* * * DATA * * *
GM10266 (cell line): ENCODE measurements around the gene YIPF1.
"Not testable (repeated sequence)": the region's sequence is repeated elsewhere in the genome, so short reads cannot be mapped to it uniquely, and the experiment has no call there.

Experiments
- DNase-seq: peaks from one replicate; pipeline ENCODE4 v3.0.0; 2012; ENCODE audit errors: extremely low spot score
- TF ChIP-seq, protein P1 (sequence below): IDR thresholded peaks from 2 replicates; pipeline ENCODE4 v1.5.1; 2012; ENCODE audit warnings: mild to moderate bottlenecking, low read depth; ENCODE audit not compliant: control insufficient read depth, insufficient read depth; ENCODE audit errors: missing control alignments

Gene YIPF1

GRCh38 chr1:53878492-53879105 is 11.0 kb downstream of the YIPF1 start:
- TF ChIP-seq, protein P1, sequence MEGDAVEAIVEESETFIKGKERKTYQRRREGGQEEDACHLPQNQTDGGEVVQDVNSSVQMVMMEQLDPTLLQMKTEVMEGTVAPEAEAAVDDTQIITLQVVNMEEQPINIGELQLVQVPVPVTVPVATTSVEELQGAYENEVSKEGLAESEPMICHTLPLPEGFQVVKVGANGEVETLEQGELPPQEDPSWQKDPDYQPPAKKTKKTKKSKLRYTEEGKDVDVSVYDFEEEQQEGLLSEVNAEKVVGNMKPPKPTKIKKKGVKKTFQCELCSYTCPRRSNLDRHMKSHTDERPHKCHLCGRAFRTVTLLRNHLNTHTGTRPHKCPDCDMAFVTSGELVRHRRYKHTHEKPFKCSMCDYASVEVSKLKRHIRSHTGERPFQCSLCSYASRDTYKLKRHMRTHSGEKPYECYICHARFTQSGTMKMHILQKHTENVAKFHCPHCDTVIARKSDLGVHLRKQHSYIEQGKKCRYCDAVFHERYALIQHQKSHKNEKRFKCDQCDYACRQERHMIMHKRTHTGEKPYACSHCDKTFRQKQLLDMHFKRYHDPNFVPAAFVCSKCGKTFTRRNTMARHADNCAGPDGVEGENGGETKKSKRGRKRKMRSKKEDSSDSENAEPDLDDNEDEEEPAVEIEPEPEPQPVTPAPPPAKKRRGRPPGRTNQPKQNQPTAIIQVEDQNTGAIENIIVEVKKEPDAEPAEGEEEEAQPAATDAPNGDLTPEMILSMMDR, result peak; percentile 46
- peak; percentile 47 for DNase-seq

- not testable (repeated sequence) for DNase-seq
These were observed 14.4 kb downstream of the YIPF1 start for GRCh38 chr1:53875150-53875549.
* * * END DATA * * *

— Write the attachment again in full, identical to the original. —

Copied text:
GM10266 (cell line): ENCODE measurements around the gene YIPF1.
"Not testable (repeated sequence)": the region's sequence is repeated elsewhere in the genome, so short reads cannot be mapped to it uniquely, and the experiment has no call there.

Experiments
- DNase-seq: peaks from one replicate; pipeline ENCODE4 v3.0.0; 2012; ENCODE audit errors: extremely low spot score
- TF ChIP-seq, protein P1 (sequence below): IDR thresholded peaks from 2 replicates; pipeline ENCODE4 v1.5.1; 2012; ENCODE audit warnings: mild to moderate bottlenecking, low read depth; ENCODE audit not compliant: control insufficient read depth, insufficient read depth; ENCODE audit errors: missing control alignments

Gene YIPF1

GRCh38 chr1:53878492-53879105 is 11.0 kb downstream of the YIPF1 start:
- TF ChIP-seq, protein P1, sequence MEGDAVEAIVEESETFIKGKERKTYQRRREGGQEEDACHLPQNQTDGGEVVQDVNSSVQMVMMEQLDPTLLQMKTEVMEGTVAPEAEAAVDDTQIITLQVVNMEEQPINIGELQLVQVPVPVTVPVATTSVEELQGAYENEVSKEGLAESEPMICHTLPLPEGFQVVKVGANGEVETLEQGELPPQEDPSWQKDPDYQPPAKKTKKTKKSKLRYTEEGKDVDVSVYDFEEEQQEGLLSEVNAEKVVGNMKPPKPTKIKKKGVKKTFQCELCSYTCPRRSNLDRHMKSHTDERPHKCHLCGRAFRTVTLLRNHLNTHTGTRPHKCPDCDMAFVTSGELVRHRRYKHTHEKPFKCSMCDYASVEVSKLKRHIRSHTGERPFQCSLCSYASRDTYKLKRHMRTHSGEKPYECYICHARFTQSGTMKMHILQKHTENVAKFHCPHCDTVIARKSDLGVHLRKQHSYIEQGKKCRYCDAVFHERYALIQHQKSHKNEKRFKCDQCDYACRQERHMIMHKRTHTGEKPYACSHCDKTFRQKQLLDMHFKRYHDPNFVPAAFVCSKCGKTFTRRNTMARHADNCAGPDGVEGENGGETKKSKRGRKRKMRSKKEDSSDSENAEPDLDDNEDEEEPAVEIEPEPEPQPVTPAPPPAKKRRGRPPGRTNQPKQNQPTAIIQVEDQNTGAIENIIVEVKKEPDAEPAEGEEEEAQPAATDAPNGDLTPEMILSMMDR, result peak; percentile 46
- peak; percentile 47 for DNase-seq

- not testable (repeated sequence) for DNase-seq
These were observed 14.4 kb downstream of the YIPF1 start for GRCh38 chr1:53875150-53875549.